Patrick Henry, Executive Editor for WhatTheyThink.com is also the director of Liberty or Death Communications, a consultancy specializing in research, education, promotional, and editorial support services for the printing and publishing industries.

Patrick Henry is available for speaking engagements and consulting projects. To get more information contact us here.

Please offer your feedback to Patrick. He can be reached at patrick.henry@whattheythink.com.

 

Discussion

By Mark on Apr 21, 2008

The report makes a significant statement about recycled content that should be discussed and perhaps debated. It notes that "up-cycling" is the "recycling of waste materials into more valuable products", such as using de-inked newsprint to make coated groundwood paper. Here's the kicker: "Parity or up-cycling of fibers wastes an additional 400 pounds of fiber per ton to make high-quality recyled fiber." That makes it sound as if using post-consumer waste to make coated papers is bad for the environment if it diverts that waste from a lower-value product like cardboard.

 

By Tom Wetjen on Apr 21, 2008

Hats off to the Association of American Publishers and partners for the development of this report. Such resources are really helpful in pointing the book publishing industry in the right direction when it comes to environmental sustainability. Since Xerox’s business is essentially putting ink on paper, many people may be surprised to know that we are very committed to the environment. In fact, as both a supplier and a partner to the publishing community, Xerox has a long history of providing solutions that not only generate revenue for our customers, but are also environmentally responsible.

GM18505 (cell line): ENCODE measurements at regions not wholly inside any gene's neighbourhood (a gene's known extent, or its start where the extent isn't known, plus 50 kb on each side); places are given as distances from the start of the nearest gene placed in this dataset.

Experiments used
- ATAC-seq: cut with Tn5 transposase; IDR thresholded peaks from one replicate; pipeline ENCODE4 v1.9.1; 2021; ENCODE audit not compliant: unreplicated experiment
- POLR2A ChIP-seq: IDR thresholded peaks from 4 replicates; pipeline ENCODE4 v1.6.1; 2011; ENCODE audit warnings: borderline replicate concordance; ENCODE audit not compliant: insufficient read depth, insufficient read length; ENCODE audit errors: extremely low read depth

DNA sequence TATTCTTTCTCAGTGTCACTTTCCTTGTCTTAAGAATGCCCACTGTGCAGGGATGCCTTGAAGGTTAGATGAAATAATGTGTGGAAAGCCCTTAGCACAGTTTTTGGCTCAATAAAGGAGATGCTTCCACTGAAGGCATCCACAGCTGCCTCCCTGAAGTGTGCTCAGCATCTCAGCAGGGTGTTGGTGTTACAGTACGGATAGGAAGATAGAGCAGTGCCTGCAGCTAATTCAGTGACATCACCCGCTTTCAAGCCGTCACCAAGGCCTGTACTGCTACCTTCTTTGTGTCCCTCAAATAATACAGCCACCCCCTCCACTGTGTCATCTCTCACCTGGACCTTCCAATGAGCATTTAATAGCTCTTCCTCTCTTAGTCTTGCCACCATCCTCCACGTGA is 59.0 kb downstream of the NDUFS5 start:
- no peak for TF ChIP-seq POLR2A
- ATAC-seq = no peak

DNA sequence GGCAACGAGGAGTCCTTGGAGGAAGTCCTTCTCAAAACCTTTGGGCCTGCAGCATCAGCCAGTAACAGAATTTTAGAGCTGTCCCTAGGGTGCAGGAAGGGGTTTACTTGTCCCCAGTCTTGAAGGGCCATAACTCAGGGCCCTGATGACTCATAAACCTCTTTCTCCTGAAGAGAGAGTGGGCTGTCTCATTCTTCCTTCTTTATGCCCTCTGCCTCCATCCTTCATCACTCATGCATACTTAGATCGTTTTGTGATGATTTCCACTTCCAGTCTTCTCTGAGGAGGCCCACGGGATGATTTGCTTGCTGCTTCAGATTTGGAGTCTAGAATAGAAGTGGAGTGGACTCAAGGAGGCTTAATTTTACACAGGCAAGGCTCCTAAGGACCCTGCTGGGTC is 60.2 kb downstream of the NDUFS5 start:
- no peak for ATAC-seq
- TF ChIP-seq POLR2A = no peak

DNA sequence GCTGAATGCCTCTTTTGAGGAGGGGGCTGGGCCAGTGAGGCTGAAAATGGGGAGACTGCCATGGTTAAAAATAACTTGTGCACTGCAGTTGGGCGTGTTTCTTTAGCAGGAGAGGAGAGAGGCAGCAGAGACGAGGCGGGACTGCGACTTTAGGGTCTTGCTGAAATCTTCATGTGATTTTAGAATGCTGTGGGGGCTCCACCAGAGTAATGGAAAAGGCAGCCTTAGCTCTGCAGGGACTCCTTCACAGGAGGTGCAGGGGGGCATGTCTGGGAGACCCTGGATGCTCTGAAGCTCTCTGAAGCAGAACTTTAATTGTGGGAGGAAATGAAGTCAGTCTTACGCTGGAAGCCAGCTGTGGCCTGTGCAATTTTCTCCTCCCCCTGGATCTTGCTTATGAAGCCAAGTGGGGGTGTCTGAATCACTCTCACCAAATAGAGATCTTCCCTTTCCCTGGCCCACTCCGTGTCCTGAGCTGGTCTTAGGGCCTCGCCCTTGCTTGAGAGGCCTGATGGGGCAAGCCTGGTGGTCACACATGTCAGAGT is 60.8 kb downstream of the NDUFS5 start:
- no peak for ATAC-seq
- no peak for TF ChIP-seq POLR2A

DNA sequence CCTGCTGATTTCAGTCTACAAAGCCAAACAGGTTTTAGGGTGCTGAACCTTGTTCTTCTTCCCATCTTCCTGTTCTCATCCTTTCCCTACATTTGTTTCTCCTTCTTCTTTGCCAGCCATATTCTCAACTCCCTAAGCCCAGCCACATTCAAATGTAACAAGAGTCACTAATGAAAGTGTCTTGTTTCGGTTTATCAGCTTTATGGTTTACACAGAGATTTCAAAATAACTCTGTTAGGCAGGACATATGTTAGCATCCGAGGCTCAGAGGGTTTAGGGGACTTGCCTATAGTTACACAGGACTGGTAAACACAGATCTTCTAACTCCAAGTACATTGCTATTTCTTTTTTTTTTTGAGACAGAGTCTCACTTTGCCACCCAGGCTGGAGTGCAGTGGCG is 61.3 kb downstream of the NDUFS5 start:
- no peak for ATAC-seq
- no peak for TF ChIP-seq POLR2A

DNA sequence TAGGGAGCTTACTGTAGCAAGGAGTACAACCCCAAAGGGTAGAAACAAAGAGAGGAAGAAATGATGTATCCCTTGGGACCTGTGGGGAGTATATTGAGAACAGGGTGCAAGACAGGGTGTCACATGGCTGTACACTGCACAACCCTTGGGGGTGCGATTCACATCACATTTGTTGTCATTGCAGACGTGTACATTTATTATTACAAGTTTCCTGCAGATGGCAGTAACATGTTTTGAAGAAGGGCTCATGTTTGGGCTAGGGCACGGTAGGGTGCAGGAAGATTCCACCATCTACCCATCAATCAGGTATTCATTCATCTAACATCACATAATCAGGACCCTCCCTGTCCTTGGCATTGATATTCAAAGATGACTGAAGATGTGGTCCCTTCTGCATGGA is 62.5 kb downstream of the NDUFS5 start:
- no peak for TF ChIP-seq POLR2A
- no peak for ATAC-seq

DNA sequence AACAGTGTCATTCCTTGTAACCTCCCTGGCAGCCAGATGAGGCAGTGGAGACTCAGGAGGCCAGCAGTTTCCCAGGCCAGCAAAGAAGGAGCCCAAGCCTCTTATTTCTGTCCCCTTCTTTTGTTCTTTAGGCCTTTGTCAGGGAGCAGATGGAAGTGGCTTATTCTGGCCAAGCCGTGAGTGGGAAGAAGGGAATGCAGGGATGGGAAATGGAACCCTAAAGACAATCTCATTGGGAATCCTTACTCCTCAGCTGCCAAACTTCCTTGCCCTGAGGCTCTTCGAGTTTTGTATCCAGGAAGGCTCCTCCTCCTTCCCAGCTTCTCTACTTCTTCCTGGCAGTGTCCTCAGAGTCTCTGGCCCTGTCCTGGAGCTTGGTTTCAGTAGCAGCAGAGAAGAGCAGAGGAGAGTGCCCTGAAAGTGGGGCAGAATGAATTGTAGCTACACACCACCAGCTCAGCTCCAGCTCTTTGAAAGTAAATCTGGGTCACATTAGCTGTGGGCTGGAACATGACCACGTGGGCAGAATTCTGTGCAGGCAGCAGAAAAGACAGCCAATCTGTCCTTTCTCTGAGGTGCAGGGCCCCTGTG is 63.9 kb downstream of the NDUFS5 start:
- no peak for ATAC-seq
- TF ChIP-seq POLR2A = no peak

In the interest of sharing information, I’d like to encourage you to check out http://www.xerox.com/about-xerox/citizenship/enus.html which has a host of information about how print providers supporting the book publishing industry can become more green TODAY.

The issue of protecting the environment certainly goes beyond paper use, but resources such as the handbook mentioned in your post are a great start at getting us all involved in preserving resources and making sure every element of our business – from the supply chain through to the workflow and technology we use – are helping support an environmentally sustainable future.

 

By Greta on Apr 22, 2008

Upcycling is not "bad for the environment." The point made in the Handbook is that downcycling results in higher yield than upcycling and does not require bleaching. In a market where demand for recycled fiber is high and supply is tight, downcycling may be a more efficient use.

 

By greta on Apr 22, 2008

Upcycling is not "bad for the environment." The point made in the Handbook is that downcycling results in higher yield than upcycling and does not require bleaching. In a market where demand for recycled fiber is high and supply is tight, downcycling may be a more efficient and cost-effective use of this resource.